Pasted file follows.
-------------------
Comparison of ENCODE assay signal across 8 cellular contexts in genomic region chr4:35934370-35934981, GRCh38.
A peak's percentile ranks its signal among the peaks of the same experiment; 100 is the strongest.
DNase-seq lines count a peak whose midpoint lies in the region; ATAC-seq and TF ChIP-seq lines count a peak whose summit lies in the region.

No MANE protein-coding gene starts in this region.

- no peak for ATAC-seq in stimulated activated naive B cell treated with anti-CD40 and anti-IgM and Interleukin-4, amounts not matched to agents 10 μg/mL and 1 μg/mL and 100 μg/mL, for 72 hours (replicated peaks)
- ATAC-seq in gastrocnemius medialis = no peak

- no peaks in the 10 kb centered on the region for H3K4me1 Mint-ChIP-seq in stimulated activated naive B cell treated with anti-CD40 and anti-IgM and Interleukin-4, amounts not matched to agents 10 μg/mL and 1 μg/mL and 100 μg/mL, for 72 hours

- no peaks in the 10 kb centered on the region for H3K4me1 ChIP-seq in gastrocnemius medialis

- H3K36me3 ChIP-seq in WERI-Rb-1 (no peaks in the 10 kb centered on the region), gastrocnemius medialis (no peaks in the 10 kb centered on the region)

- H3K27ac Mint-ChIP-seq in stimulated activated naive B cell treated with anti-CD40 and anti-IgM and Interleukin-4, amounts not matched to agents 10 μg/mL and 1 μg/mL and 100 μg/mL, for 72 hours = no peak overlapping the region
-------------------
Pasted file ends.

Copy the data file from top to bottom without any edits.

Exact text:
Comparison of ENCODE assay signal across 8 cellular contexts in genomic region chr4:35934370-35934981, GRCh38.
A peak's percentile ranks its signal among the peaks of the same experiment; 100 is the strongest.
DNase-seq lines count a peak whose midpoint lies in the region; ATAC-seq and TF ChIP-seq lines count a peak whose summit lies in the region.

No MANE protein-coding gene starts in this region.

- no peak for ATAC-seq in stimulated activated naive B cell treated with anti-CD40 and anti-IgM and Interleukin-4, amounts not matched to agents 10 μg/mL and 1 μg/mL and 100 μg/mL, for 72 hours (replicated peaks)
- ATAC-seq in gastrocnemius medialis = no peak

- no peaks in the 10 kb centered on the region for H3K4me1 Mint-ChIP-seq in stimulated activated naive B cell treated with anti-CD40 and anti-IgM and Interleukin-4, amounts not matched to agents 10 μg/mL and 1 μg/mL and 100 μg/mL, for 72 hours

- no peaks in the 10 kb centered on the region for H3K4me1 ChIP-seq in gastrocnemius medialis

- H3K36me3 ChIP-seq in WERI-Rb-1 (no peaks in the 10 kb centered on the region), gastrocnemius medialis (no peaks in the 10 kb centered on the region)

- H3K27ac Mint-ChIP-seq in stimulated activated naive B cell treated with anti-CD40 and anti-IgM and Interleukin-4, amounts not matched to agents 10 μg/mL and 1 μg/mL and 100 μg/mL, for 72 hours = no peak overlapping the region